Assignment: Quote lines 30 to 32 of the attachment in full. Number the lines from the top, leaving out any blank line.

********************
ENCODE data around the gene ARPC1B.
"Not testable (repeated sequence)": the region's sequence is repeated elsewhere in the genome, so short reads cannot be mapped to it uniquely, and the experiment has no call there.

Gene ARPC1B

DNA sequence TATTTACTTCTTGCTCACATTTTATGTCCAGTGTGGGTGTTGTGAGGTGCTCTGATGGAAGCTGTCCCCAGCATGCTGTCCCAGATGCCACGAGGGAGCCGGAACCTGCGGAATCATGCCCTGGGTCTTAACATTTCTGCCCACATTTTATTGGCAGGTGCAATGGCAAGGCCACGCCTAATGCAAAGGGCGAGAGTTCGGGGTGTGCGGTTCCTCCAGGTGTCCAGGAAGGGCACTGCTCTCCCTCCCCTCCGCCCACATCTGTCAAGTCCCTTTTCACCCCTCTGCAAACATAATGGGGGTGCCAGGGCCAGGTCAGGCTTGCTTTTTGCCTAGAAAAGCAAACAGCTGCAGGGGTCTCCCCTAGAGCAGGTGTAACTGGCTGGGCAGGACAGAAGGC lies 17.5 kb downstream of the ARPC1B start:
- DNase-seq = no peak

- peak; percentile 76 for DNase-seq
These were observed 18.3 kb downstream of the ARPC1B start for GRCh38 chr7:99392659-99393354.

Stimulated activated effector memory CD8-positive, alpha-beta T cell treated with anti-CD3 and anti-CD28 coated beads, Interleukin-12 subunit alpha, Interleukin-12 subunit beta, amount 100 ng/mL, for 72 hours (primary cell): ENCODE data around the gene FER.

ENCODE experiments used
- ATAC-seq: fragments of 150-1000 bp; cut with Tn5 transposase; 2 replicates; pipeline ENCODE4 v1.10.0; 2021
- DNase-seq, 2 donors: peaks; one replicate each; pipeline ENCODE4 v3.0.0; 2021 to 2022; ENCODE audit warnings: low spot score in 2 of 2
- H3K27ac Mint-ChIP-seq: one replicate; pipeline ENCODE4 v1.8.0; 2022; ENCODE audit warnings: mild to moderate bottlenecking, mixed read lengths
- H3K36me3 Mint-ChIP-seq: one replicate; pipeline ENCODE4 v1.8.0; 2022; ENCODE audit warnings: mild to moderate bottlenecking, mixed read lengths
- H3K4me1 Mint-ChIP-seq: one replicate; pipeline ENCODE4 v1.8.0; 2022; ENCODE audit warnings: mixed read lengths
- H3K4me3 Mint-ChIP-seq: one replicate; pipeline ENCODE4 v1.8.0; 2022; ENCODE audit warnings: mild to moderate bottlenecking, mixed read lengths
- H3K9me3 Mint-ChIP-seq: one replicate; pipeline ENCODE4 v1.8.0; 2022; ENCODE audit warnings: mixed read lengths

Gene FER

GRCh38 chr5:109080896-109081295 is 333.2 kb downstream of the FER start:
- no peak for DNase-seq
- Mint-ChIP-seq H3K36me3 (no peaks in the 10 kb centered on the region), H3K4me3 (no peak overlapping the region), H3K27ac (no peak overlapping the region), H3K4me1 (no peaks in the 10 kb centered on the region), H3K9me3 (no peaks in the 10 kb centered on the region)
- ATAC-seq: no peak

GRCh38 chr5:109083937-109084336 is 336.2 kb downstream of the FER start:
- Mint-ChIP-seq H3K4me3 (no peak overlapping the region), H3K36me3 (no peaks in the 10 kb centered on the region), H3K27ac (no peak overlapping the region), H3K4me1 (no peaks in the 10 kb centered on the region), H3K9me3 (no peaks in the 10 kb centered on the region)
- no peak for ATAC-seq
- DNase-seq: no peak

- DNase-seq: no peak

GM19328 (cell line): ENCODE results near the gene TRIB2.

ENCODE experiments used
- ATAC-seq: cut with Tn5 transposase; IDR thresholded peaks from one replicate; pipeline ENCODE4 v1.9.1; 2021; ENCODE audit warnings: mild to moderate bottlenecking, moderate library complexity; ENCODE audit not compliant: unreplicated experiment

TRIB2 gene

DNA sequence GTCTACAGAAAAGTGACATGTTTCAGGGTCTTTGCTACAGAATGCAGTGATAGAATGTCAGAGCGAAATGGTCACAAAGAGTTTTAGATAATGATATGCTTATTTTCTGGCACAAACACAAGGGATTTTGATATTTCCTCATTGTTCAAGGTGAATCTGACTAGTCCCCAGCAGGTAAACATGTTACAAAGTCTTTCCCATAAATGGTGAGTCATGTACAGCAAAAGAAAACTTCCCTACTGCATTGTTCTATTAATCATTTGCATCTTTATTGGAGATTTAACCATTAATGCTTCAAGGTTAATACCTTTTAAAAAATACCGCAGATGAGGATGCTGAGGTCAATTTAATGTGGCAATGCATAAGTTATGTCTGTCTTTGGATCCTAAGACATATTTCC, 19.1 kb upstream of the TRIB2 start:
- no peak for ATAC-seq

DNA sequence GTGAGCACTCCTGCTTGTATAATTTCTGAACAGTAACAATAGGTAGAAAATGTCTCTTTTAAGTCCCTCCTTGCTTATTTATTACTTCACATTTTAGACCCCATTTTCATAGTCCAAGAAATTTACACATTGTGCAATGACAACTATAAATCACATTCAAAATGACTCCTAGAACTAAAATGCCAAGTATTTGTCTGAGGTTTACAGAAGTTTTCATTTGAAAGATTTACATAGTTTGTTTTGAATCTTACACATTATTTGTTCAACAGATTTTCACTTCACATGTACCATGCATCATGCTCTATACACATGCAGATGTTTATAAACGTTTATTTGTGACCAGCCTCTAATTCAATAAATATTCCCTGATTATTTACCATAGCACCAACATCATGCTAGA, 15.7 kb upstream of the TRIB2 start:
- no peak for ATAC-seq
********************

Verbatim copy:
TRIB2 gene

DNA sequence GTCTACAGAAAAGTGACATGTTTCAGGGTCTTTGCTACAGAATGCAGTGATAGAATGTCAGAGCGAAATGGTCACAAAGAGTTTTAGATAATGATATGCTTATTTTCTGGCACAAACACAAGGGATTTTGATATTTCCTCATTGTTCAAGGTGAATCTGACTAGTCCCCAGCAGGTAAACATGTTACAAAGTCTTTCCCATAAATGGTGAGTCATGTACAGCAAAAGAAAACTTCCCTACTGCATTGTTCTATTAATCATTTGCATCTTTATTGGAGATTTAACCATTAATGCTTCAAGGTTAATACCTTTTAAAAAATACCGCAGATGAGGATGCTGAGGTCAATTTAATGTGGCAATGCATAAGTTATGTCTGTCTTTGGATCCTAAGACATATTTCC, 19.1 kb upstream of the TRIB2 start:
- no peak for ATAC-seq